Kkottongne Founder Indicted For Embezzlement, Diocese Refutes Charges
August 07 2003
The Catholic priest who founded and directed South Korea´s largest social welfare institute has been charged by local prosecutors with embezzlement and fraud.
On Aug. 1, the prosecution office in Cheongju, 110 kilometers southeast of Seoul, said it had decided after a one-year probe to indict Father John Oh Woong-jin on eight charges including embezzlement and fraud.
Father Oh, 57, is charged with misappropriating more than 3.4 billion won (about US$2.8 million) in donations and government subsidies to Kkottongne (flower village), a social welfare facility for disabled and elderly people.
Cheongju diocese, to which Father Oh belonged in 1983 when he established Kkottongne at Eumseong in the diocesan territory, has refuted the charges and expressed confidence that the priest will be cleared in court. He left the diocese in January 2000 to join the Kkottongne Brothers of Jesus that he founded 13 years earlier.
Prosecutors say the priest forged documents to make it look as though more brothers and nuns were working at Kkottongne than their actual number. They say this allowed Father Oh to pocket some 1.35 billion won in public funds from government subsidies since January 1998.
He is also charged with giving 880 million won to his relatives from 1996 to 2000 for their living expenses and to help them buy farmland.
Kim Kyu-hon, director of the Cheongju Prosecutor´s Office, told local media that even though the offenses are very serious, his office decided to indict Father Oh without physically detaining him. He said they considered the priest´s service in founding and managing welfare facilities over the past 20 years.
Kkottongne in Eumseong is home to about 3,000 handicapped people, homeless elderly people and long-term volunteers. In 1992, Father Oh established a second complex in Gapyeong, about 60 kilometers northeast of Seoul, which currently has about 2,000 residents and staff.
These and facilities in the Philippines and the United States have received billions of won annually in donations from as many as 800,000 Catholics and in government subsidies.
In 1996, Father Oh won the prestigious Ramon Magsaysay Award for Public Service in recognition of his charitable endeavors.
Less than four years later, in January 2000, he resigned as Kkottongne director and entered one of the two Religious congregations he founded to serve the poor and sick, the other being the Kkottongne Sisters of Jesus. The move was reportedly due to failure to expand his charity projects.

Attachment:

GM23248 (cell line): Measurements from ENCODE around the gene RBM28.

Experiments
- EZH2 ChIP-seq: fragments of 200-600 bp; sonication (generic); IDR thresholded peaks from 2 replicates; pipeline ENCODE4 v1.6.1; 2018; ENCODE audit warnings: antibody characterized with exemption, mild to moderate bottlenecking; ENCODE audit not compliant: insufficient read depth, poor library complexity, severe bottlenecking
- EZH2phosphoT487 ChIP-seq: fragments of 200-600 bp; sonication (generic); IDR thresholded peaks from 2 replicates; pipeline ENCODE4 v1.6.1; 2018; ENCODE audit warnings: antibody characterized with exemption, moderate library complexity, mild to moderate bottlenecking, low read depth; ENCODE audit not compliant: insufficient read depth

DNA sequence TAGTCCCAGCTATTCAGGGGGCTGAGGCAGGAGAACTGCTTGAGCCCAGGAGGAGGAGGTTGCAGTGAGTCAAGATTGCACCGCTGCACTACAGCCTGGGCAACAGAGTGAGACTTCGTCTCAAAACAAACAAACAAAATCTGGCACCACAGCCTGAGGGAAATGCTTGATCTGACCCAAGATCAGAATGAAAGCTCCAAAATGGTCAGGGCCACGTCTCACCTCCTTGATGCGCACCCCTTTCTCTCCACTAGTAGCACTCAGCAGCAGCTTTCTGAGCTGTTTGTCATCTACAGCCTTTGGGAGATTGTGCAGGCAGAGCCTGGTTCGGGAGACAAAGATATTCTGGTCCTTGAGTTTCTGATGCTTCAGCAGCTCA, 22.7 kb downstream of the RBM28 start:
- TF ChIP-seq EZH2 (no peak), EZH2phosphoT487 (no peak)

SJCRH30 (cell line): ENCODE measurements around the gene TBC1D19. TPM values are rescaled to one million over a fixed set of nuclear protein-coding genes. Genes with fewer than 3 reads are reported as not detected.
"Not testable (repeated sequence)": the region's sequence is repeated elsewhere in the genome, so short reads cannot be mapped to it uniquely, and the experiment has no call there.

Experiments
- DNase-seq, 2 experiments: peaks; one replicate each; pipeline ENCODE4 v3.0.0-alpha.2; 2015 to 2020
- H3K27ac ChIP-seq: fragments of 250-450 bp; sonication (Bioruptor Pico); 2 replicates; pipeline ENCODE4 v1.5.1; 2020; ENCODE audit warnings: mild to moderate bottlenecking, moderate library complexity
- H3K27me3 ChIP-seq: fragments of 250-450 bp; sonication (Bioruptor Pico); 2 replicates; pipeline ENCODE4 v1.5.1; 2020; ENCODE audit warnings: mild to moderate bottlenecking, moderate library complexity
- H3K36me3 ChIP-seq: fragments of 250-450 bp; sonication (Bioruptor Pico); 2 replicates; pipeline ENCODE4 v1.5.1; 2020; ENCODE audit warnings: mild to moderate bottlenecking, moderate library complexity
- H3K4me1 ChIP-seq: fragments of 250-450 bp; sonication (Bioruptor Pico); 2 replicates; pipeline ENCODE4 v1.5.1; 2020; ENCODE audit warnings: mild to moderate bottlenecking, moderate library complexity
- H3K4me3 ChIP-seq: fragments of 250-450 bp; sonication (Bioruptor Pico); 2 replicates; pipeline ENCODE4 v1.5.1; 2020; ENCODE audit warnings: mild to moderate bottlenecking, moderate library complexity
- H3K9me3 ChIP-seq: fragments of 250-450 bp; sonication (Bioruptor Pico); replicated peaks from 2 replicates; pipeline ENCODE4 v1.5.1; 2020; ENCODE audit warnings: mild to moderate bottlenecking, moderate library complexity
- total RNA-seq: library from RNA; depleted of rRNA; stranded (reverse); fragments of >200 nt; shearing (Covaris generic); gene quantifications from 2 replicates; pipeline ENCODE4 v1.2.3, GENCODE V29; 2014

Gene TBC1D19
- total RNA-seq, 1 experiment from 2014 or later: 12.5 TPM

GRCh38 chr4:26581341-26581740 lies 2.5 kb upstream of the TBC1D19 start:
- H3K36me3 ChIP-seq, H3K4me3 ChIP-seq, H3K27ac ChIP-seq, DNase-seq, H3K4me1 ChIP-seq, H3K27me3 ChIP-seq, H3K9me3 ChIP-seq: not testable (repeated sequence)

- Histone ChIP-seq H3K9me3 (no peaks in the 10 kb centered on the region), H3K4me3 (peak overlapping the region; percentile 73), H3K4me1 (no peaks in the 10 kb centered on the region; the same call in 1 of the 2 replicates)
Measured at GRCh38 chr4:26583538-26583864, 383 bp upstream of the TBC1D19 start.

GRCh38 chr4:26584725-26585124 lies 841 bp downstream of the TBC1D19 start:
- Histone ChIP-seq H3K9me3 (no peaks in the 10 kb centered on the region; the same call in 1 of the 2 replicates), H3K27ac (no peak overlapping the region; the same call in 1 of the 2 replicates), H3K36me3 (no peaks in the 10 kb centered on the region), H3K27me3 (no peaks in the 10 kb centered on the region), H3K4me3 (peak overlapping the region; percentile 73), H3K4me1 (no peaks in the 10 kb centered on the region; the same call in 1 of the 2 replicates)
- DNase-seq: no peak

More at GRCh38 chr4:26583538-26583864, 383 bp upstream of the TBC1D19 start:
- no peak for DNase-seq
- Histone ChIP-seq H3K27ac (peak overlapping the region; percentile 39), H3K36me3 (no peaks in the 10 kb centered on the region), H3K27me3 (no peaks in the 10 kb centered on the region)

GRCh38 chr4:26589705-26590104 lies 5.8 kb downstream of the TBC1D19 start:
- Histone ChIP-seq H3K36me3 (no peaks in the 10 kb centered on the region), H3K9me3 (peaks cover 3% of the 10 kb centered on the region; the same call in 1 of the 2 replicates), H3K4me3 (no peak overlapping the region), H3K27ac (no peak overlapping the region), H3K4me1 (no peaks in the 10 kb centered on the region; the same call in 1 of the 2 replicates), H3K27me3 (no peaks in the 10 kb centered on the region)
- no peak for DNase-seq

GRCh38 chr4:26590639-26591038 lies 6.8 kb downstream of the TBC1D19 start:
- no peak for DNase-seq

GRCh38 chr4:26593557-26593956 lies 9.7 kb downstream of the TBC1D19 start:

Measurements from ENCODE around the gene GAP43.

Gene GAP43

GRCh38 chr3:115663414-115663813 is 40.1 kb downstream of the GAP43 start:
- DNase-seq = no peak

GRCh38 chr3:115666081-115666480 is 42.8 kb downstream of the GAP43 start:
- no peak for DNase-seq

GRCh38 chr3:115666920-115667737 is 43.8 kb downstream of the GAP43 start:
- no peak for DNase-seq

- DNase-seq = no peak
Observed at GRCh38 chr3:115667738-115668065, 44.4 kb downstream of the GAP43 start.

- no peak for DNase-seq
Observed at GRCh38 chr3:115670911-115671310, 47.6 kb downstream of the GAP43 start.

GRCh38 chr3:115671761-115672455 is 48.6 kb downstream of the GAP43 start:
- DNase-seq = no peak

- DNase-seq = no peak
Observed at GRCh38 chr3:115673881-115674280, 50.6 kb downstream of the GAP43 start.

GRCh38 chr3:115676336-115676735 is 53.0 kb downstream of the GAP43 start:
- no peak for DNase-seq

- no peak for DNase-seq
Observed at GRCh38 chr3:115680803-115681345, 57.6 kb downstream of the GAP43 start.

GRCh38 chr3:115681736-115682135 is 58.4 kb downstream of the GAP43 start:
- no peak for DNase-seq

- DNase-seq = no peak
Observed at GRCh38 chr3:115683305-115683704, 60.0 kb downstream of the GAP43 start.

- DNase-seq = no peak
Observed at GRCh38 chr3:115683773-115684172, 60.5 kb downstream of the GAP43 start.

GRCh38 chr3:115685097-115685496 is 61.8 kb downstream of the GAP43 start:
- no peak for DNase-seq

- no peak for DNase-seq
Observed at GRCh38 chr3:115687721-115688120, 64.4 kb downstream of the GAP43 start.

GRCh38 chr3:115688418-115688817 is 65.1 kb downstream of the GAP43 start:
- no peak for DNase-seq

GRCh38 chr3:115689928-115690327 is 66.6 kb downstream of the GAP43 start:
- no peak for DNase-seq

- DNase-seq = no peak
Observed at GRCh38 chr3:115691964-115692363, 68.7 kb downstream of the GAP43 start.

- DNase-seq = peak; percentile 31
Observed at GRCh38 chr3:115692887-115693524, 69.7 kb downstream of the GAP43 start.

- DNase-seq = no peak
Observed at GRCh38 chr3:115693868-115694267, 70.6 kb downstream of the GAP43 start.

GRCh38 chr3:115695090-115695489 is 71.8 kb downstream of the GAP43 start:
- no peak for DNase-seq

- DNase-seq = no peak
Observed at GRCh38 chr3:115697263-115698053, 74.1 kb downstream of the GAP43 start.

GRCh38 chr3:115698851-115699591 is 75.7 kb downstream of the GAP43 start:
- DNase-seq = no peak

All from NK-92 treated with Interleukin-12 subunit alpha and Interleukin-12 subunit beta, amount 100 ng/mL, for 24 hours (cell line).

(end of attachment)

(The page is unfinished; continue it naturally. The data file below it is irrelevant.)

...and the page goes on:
He resumed his position as director in February 2002, but resigned again in February this year amid media coverage of the investigation by prosecutors.
Responding to the decision to charge Father Oh, Cheongju diocese issued a statement Aug. 4 saying the indictment "lacked detailed evidence to prove the alleged charges."
The seven-page statement refuting the prosecutors´ claims item by item was signed by Father Thomas Lee Hyeong-ro, president of the Committee for the Kkottongne Problem and diocesan chancellor.
It said the 880 million won given to relatives was not for their use but for the purchase of land for a Kkottongne-run college.
The statement also denied the charge that Father Oh forged documents in order to receive more money from the government.
It said the diocese expects Father Oh to be cleared of all charges as a result of the trial.
Father Oh´s lawyers accused prosecutors of lacking evidence and of straying from the facts. Yim Kwang-kyu, one of the lawyers, described the charges to UCA News as "pure fiction."
However, Father Augustine Ham Sei-ung, former president and current adviser of the Catholic Priests´ Association for Justice, calls the case "a sign of the times."
The 59-year-old parish priest of Sangdodong Church in Seoul archdiocese told UCA News Aug. 5 that allegations against Father Oh began long ago, but the Church tried to "cover up his deeds by using its power."
According to Father Ham, "It is really shameful that a Catholic priest is involved in this case, but what is more shameful and vile is to try to conceal it somehow."
The investigation of Father Oh began after prosecutors received a written petition alleging Kkottongne was involved in illegal campaigning practices during local elections in June last year.
The petition also alleged that Father Oh deposited hundreds of millions of won in bank accounts belonging to his relatives.
During prosecutors´ one-year probe into the allegations, Father Oh was summoned five times for questioning.
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